Media release

Media comment: Shell’s industry association review fails Australia

Commenting on the publication of Shell’s Industry Associations Climate Review , Dan Gocher, Director of Climate and Environment at the Australasian Centre for Corporate Responsibility (ACCR) said:

“While Shell’s review of its industry associations is welcome, as is its decision not to renew its membership in the American Fuel & Petrochemical Manufacturers (AFPM), the review of its three Australian industry associations is fundamentally flawed.”

“APPEA, the Australian Industry Greenhouse Network and the Business Council of Australia have steadfastly obstructed sensible climate policy in this country for 25 years. Along with the Minerals Council of Australia, these groups are the primary reason Australia is a global laggard on climate action.”

Four policy positions formed the basis of Shell’s review:

  1. The goal of the Paris Agreement on climate change
  2. Government-led carbon pricing mechanisms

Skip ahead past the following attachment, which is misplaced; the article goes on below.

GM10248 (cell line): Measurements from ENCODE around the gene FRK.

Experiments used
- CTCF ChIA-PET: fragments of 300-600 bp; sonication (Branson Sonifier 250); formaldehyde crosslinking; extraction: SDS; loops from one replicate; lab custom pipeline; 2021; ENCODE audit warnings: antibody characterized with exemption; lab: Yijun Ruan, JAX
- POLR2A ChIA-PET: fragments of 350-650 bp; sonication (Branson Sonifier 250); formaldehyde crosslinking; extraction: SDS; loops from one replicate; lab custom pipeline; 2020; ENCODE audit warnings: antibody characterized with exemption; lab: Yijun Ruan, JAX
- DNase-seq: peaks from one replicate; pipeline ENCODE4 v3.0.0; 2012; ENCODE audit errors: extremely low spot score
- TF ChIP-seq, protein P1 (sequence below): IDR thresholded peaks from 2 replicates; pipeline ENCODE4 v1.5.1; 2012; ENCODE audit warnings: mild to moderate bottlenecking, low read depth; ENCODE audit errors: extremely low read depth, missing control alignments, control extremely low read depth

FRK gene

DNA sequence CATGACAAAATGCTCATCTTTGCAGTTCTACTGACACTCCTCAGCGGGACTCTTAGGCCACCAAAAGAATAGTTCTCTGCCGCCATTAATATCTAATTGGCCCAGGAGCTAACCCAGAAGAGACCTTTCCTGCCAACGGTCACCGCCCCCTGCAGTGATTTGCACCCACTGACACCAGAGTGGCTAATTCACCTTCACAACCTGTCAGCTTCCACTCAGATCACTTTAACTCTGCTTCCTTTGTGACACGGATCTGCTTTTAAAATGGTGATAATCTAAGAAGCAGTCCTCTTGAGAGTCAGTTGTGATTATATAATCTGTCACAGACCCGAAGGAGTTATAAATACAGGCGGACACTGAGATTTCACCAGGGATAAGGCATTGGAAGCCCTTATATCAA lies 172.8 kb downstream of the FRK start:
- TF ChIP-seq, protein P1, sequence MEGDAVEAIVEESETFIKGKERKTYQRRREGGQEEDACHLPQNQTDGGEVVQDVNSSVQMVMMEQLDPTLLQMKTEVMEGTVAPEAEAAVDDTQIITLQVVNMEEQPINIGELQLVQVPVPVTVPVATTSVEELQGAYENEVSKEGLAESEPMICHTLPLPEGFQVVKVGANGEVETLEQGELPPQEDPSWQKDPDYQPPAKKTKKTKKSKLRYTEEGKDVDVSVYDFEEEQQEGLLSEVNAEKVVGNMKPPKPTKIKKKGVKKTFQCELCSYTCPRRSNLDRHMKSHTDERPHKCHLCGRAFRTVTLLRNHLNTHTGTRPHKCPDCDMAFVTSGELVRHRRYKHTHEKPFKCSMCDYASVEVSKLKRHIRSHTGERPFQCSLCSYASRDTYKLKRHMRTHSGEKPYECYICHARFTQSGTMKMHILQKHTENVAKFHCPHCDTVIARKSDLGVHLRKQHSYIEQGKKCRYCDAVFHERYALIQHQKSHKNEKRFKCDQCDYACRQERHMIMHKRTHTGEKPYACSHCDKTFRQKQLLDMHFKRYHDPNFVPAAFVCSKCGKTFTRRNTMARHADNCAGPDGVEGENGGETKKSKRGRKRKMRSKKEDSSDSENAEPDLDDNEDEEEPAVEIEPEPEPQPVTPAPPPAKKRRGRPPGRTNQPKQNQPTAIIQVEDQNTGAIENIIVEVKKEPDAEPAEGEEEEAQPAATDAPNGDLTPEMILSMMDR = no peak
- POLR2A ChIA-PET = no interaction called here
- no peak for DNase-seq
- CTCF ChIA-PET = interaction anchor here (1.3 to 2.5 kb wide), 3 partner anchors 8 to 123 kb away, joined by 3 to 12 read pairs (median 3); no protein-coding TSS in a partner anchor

3. Policy frameworks for low-carbon technologies
  4. The role of natural gas in the energy system

“APPEA and the Business Council of Australia fail on at least two of these criteria. They have lobbied against carbon pricing mechanisms, including in Western Australia just two weeks ago; and, have opposed and sought to repeal policies designed to promote low-carbon technologies, including renewable energy targets.”

“Like BHP before it, it appears that Shell has elected to leave one industry association [1] in order to appease investors, while remaining in groups that, at their core, are committed to delaying climate action. Beyond Australia, this includes the US Chamber of Commerce and the National Association of Manufacturers (NAM).”

“On the upside, Shell has now set clear criteria for acceptable advocacy by its industry associations. The task of monitoring that advocacy, and holding Shell accountable for spending shareholder funds on lobbying contrary to the company’s policy, now falls to investors and civil society.”

“The carbon lobby is the single largest obstacle to meeting the Paris Agreement. If we are to have any chance of limiting global warming to well below 2 degrees, the carbon lobby must be severely constrained.”

For media comment, contact:

Dan Gocher

+61 410 550 337

[1] Following the publication of its industry association review in late 2017, BHP withdrew from the World Coal Association

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